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New Physician Fee Schedule Proposed

CMS Proposes New Physician Fee Schedule


The Centers for Medicare & Medicaid Services (CMS) has released its proposed physician fee schedule for 2020. Here are the highlights, based on the Academy's early analysis. Because this is a proposed rule, the Academy will work with CMS over the next few months to ensure a final version that is fair to ophthalmologists.

Academy, ASCRS Secure Equitable Cataract Reimbursements

The Academy partnered with the American Society of Cataract and Refractive Surgery in an exhaustive effort to retain reasonable cataract reimbursement for our profession.

CMS today agreed to the rate that the American Medical Association's Relative Value Scale Update Committee (RUC) submitted. Although this is a decrease, the rate is equitable relative to payments of other physician services of similar time and intensity. It is a recommendation to which the Academy and ASCRS agreed.

The RUC is a unique multispecialty committee dedicated to describing the resources required to provide physician services which CMS considers in developing Relative Value Units (RVUs).

In a process that began last year, the Academy and ASCRS negotiated with the RUC for a rate that is based on our members' survey data.

This extensive survey delivered to the RUC a robust data set culled from practicing ophthalmologists. It was combined with careful, sustained negotiations with the RUC. CMS accepted this recommendation for its proposed fee schedule for 2020.

The proposed cataract fees for 2020 are as follows:

Additionally, CMS is recommending Medicare Administrative Contractors set their own prices for new, combined cataract-and-ECP codes.

Despite the decrease, cataract surgery remains valued at the very top of the scale when compared with procedures of similar length. This is an acknowledgement of intraocular surgery's unique intensity and complexity.

Ophthalmoscopy Reimbursements

CMS is also making cuts to ophthalmoscopy fees. This is a very high-volume procedure, with very low-paying codes. Reimbursements for these codes will be even lower next year because now they will be bilateral instead of being billed on each eye. Physicians will no longer be paid for the initial ophthalmoscopy, only the extended procedure. Codes currently used to bill these procedures will be deleted.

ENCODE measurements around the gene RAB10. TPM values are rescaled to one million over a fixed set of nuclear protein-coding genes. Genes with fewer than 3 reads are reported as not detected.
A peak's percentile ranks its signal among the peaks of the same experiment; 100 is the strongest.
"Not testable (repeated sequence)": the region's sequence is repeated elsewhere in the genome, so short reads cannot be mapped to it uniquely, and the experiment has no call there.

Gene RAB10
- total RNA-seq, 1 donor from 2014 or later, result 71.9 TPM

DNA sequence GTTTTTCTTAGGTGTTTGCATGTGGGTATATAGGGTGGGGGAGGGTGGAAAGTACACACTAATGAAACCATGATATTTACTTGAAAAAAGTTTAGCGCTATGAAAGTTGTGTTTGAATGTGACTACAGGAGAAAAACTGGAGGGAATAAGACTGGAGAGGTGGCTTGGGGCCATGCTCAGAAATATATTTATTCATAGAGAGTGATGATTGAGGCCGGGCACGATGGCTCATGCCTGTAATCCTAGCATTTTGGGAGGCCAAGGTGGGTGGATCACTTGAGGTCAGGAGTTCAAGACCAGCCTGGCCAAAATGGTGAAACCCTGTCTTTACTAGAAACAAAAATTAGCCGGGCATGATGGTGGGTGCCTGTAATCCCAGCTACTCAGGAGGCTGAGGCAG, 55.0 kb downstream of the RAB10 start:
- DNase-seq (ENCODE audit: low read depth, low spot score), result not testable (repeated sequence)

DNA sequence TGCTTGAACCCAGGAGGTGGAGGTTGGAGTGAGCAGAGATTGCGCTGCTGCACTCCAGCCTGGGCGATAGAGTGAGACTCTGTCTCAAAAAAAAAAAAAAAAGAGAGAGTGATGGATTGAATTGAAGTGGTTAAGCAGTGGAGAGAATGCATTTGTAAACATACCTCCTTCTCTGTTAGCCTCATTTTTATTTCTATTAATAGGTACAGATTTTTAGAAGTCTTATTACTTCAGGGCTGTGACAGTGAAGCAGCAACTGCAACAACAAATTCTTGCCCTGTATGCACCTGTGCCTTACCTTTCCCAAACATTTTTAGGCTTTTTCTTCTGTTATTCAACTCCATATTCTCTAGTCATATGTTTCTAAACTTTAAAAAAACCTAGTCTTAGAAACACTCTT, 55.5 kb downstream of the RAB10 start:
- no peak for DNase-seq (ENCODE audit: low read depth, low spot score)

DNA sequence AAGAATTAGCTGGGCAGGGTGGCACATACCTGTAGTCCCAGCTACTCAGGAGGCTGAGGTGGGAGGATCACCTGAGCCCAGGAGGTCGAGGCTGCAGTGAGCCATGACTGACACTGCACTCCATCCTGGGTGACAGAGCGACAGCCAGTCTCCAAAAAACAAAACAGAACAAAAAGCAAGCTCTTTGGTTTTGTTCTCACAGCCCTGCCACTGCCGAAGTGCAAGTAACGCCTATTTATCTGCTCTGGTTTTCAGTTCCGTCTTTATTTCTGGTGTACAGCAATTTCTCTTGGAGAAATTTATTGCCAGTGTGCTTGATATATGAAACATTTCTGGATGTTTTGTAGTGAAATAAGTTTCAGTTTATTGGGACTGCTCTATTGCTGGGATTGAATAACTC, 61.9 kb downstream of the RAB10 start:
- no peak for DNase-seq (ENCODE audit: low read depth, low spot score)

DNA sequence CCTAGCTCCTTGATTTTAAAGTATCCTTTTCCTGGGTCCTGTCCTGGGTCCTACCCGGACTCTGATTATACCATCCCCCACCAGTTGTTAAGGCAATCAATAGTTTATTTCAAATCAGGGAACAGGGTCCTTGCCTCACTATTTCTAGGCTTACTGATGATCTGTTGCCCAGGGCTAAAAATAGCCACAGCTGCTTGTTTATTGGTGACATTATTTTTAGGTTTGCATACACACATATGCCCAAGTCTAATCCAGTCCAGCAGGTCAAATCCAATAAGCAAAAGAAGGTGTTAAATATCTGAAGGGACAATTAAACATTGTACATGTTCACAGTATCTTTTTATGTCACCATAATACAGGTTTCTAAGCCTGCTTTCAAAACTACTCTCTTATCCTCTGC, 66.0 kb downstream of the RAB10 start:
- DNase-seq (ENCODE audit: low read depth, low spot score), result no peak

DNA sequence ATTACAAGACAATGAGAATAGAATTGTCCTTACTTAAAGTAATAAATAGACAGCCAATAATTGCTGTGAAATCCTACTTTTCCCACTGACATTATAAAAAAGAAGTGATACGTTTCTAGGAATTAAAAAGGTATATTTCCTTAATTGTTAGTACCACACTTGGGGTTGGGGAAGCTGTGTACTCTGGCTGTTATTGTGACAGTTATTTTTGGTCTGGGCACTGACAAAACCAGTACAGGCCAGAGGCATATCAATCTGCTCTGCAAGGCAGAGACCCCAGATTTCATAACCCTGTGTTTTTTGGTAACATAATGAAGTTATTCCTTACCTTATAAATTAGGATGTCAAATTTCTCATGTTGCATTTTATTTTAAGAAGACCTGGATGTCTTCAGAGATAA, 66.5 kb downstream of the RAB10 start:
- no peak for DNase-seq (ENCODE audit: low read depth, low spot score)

The proposed ophthalmoscopy fees for 2020 are as follows:

The 2020 Conversion Factor

The proposed 2020 conversion factor is 36.0896, which would be up from 36.0391. There is a 0.14% budget-neutrality reduction.

The 2020 conversion factor for ambulatory surgical centers (documented today in a separate proposal) would be 47.827 for facilities that meet quality-reporting requirements, 46.895 for those that do not.

CMS' E/M Proposal

Last year, CMS permanently changed how E/M is reimbursed, collapsing the current five payment levels to just three. This change won't take place until 2021.

At this time, CMS is proposing to replace the impending changes to E/M with a plan put forward by the AMA on guidelines and descriptors in order to place more emphasis on the time required. The proposal would significantly increase the payment for these services in a budget-neutral manner that also negatively affects ophthalmology.

CMS is also proposing not applying these E/M adjustments to post-operative surgical visits that are built into ophthalmology's procedures.

Overall Effect

Because of the change to E/M and cataract and ophthalmoscopy codes, ophthalmology would experience one of the largest decreases among all medical specialties.

Quality Payment Program/MIPS Changes

The Merit-Based Incentive Payment System is getting harder. Physicians would need 45 points to pass, up from 30 points, thereby avoiding a 9% penalty. CMS also proposed increasing the cost category weight to 20%, up from 15%, along with fewer exclusions.

The Academy's IRIS Registry remains ophthalmologists' best tool for success in MIPS.

More Analysis Forthcoming

The Academy is reading and analyzing this massive, 1,704-page document (PDF, 7.6 MB). Make sure to visit the 2020 Medicare Fee Schedule page and read Washington Report Express in the coming weeks for more information on how this fee proposal will affect our profession.

For more information, contact Matt Daigle at


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